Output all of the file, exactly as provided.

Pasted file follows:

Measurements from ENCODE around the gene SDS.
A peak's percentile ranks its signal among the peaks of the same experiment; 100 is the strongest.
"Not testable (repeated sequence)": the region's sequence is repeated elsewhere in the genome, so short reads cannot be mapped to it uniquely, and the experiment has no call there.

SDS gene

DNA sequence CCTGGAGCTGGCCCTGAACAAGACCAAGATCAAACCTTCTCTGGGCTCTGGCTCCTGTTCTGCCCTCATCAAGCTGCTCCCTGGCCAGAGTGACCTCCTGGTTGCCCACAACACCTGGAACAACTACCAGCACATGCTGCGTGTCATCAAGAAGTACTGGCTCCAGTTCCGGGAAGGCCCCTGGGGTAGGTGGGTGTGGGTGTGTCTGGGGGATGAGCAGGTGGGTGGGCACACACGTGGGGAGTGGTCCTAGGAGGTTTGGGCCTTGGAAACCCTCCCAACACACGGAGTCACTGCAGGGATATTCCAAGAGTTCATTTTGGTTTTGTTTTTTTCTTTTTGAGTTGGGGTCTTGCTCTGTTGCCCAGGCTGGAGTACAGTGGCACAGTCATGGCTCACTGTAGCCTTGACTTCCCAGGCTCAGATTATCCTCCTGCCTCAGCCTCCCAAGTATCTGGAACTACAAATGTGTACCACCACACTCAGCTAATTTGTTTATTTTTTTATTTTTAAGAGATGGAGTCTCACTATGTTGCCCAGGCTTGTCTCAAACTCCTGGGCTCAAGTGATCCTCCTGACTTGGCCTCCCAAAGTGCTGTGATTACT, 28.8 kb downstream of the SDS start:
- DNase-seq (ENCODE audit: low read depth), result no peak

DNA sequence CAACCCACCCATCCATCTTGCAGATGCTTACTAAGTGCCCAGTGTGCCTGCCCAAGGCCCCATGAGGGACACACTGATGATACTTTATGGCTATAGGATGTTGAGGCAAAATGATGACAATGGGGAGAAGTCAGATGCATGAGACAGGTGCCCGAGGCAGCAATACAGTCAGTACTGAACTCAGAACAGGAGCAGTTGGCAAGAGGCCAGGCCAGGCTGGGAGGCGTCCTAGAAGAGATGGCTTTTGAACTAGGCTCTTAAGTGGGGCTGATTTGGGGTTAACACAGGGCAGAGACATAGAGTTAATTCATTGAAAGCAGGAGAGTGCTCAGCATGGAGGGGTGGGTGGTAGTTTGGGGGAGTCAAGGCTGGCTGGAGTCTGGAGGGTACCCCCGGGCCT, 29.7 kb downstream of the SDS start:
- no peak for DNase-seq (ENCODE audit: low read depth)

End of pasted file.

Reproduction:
Measurements from ENCODE around the gene SDS.
A peak's percentile ranks its signal among the peaks of the same experiment; 100 is the strongest.
"Not testable (repeated sequence)": the region's sequence is repeated elsewhere in the genome, so short reads cannot be mapped to it uniquely, and the experiment has no call there.

SDS gene

DNA sequence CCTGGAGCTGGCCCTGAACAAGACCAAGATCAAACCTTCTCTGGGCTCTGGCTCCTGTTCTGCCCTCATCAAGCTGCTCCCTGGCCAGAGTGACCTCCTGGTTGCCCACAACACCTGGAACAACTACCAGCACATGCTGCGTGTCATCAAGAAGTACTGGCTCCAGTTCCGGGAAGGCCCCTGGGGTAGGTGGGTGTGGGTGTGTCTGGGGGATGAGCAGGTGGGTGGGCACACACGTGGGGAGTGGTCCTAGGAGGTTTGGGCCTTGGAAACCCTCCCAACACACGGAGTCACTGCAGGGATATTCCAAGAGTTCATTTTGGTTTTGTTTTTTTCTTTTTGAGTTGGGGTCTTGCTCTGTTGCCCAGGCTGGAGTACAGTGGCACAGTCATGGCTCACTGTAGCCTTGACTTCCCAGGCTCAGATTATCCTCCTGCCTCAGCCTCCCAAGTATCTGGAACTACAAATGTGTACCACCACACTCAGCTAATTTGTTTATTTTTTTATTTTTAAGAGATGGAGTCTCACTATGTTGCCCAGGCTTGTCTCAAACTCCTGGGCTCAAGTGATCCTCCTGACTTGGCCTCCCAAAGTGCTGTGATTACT, 28.8 kb downstream of the SDS start:
- DNase-seq (ENCODE audit: low read depth), result no peak

DNA sequence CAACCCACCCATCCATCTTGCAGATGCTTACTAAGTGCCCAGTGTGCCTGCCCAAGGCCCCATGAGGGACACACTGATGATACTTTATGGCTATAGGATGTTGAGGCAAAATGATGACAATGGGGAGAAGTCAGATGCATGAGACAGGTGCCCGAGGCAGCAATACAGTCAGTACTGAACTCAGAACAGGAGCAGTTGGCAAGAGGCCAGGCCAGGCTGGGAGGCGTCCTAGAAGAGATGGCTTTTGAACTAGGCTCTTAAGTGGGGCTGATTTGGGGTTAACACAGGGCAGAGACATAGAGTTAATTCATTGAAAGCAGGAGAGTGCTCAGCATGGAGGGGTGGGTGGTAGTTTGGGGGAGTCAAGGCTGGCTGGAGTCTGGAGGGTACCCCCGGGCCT, 29.7 kb downstream of the SDS start:
- no peak for DNase-seq (ENCODE audit: low read depth)